Ask Your Preacher
Where does Israel currently stand with the Lord? I ask this because many christians support Israel. Some of that support is for political reasons; Israel is an allied nation and a democracy, but most of the support comes from their belief that God still holds Israel as His chosen people. Some of this belief, I know, stems from Premillennialism and the belief that the Lord will raise up Israel in the end times. The popular Left Behind series pushed this concept. I do not subscribe to that view, so you don't need to respond to that belief. I can't help but to believe that God has had a role in the history of Israel. No other culture has withstood the destruction of their cultural center and identity (AD 70 siege of Jerusalem and destruction of the temple), been scattered, persecuted, almost wiped out, and managed to come back and re-establish their nation and culture.
So my question is: does God still hold Israel in His good graces? Or is He just protecting them out of His obligation to Abraham? Or is He protecting them at all?
Dear History Buff,
The nation of Israel lost God's protection when they rejected God's Son. Jesus says that christians are His royal priesthood and chosen race (1 Pet 2:9). Under the Old Testament, the Jewish people were God’s nation (Deut 7:6). The Jewish nation was warned that if they rejected God’s Son, they would be rejecting God, and God would make a new nation out of those who believed in Christ (Jesus explained this to the Jews in the parable of the vineyard – Lk 20:9-19). In that parable, Jesus also explained that the Jewish nation would be destroyed and abandoned by God (Lk. 20:15-16). The vast majority of Jews didn’t believe in Jesus, and therefore, they never became a part of Jesus’ kingdom. Jesus’ chosen people are those who love Him and keep His commandments (Jhn 14:15). The Jewish people rejected God because they would rather have their traditions than God’s Son (Mk 7:9).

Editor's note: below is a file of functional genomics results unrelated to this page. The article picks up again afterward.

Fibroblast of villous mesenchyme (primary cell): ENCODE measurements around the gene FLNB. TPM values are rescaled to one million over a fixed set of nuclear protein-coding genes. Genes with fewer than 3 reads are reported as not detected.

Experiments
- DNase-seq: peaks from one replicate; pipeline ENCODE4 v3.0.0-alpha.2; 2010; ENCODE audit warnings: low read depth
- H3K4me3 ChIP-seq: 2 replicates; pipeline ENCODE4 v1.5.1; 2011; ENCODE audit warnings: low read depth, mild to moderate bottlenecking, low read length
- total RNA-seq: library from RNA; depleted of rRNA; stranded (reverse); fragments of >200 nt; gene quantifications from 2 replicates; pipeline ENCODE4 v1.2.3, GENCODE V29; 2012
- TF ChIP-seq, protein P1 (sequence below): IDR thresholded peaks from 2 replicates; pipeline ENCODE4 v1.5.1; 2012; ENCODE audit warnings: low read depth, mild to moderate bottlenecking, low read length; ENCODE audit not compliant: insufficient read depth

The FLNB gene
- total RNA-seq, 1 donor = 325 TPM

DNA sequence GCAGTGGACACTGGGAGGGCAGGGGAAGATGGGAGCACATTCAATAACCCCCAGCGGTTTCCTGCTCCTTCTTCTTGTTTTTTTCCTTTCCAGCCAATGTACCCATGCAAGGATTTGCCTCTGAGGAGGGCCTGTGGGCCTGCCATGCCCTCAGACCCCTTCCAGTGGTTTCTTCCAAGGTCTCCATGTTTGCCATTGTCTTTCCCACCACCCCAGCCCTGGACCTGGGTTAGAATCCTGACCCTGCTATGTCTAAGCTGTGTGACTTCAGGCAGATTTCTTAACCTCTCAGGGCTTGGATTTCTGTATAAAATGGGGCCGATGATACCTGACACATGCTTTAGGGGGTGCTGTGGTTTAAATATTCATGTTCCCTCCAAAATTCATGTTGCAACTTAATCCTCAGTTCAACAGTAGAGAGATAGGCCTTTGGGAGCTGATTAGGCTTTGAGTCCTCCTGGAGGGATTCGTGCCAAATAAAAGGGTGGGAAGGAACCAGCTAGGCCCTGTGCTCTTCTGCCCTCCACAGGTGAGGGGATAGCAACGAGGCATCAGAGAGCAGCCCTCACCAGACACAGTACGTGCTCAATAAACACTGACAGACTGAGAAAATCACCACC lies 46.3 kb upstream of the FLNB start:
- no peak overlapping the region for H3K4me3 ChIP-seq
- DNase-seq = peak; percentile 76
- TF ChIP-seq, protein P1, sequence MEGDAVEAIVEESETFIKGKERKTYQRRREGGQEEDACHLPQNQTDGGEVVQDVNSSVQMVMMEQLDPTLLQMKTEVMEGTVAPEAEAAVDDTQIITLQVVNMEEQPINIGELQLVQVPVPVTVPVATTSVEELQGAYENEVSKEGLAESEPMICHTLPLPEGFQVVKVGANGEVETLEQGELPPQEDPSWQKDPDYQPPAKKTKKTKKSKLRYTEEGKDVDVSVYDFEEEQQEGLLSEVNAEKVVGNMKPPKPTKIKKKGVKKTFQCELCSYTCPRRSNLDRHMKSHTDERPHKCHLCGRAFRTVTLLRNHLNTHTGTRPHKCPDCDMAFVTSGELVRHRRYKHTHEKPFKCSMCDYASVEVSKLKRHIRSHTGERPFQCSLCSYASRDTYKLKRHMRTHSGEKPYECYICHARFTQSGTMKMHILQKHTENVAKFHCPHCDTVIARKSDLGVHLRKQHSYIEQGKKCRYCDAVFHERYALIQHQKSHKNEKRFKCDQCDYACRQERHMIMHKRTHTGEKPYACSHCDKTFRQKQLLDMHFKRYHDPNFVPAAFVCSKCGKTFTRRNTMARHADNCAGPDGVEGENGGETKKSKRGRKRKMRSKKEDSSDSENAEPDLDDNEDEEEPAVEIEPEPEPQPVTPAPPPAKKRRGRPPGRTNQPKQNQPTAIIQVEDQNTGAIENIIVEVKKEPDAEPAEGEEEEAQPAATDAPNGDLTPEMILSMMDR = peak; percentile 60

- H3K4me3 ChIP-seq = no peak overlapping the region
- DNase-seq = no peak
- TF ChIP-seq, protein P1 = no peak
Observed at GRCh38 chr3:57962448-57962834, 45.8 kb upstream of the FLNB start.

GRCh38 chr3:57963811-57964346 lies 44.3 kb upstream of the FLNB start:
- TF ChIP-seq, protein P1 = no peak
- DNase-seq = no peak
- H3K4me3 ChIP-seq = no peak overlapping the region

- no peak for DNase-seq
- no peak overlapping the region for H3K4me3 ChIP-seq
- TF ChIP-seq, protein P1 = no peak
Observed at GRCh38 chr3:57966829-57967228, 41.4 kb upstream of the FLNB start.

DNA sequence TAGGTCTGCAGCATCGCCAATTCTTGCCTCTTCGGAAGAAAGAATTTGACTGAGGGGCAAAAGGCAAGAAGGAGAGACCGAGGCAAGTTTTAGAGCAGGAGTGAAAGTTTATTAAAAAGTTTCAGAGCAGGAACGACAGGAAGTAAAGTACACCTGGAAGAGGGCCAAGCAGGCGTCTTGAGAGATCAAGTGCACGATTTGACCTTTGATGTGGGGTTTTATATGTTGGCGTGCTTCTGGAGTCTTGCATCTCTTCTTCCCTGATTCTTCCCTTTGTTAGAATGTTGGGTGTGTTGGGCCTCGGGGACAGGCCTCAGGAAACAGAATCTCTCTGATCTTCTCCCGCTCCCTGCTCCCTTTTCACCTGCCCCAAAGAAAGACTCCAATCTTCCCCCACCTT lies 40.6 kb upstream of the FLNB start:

Now, it is true that there is a nation called Israel today, but just because they occupy the same territory doesn’t mean that the Jewish nation that was destroyed in 70 AD has been re-established. The current nation of Israel has none of the things that made it special – it has no high priest, no priesthood, no Levites, no temple, and no record of genealogies to properly rebuild tribal lineages. It would be impossible for Israel to even follow the commands given by God in the Old Testament. Modern Israel is kind of like tearing down Buckingham Palace and then putting a double-wide trailer on the same property – just because you call it ‘Buckingham’, doesn’t mean it is. The name ‘Israel’ doesn’t make it the same nation.
We know it was because of God that Aaron turned his staff into a snake and frogs coming out of the water, but what about the sorcerers that did the same thing (Exodus 7:11-12, Exodus 8:7)? By what power did they do this?
The Pharaoh’s magicians used good old-fashioned parlor tricks to turn their staves into snakes. They used their “enchantments” to make the serpents appear – no differently than the impressive, but explainable acts of today’s illusionists (Ex 7:11). The difference was that Moses’ serpent ate their serpents (Ex 7:12)! The evidence was clear; Moses’ “trick” was different. Eventually, even the magicians admitted that the one true God was behind Moses’ miracles (Ex 8:19).
Why did certain rules change when Jesus was around? Before Jesus, the evidence of God being present was the destruction and conquering of other religions, lands, and cities (along with some pretty amazing miracles). Some of the miracles were acts of God to actually destroy these other religions. When Jesus came around, He preached that people should love their enemies and focused His message toward their communities. This doesn't make sense. If Jesus was preaching the essence of God, and we are supposed to love our enemies, then why did God eradicate pagan religions using the Israelites? And why would He choose to use some of the people from these religions in His divine plan and lineage of Christ?
Dear Mixed Messages,